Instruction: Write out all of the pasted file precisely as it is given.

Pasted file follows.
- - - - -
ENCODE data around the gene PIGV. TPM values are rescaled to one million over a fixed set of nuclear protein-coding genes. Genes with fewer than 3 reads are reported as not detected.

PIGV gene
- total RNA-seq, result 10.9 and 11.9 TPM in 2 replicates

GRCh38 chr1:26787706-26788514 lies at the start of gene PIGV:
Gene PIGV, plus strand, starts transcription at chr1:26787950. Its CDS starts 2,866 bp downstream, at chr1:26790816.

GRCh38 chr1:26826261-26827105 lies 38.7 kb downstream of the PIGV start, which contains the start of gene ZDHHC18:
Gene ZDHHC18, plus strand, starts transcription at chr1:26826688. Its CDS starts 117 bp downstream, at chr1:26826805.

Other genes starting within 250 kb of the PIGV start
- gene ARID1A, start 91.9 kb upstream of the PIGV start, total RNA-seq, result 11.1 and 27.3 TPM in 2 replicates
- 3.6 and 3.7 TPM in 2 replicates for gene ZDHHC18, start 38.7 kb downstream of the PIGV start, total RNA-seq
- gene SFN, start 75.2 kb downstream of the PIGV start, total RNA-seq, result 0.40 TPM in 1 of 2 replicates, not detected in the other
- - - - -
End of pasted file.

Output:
ENCODE data around the gene PIGV. TPM values are rescaled to one million over a fixed set of nuclear protein-coding genes. Genes with fewer than 3 reads are reported as not detected.

PIGV gene
- total RNA-seq, result 10.9 and 11.9 TPM in 2 replicates

GRCh38 chr1:26787706-26788514 lies at the start of gene PIGV:
Gene PIGV, plus strand, starts transcription at chr1:26787950. Its CDS starts 2,866 bp downstream, at chr1:26790816.

GRCh38 chr1:26826261-26827105 lies 38.7 kb downstream of the PIGV start, which contains the start of gene ZDHHC18:
Gene ZDHHC18, plus strand, starts transcription at chr1:26826688. Its CDS starts 117 bp downstream, at chr1:26826805.

Other genes starting within 250 kb of the PIGV start
- gene ARID1A, start 91.9 kb upstream of the PIGV start, total RNA-seq, result 11.1 and 27.3 TPM in 2 replicates
- 3.6 and 3.7 TPM in 2 replicates for gene ZDHHC18, start 38.7 kb downstream of the PIGV start, total RNA-seq
- gene SFN, start 75.2 kb downstream of the PIGV start, total RNA-seq, result 0.40 TPM in 1 of 2 replicates, not detected in the other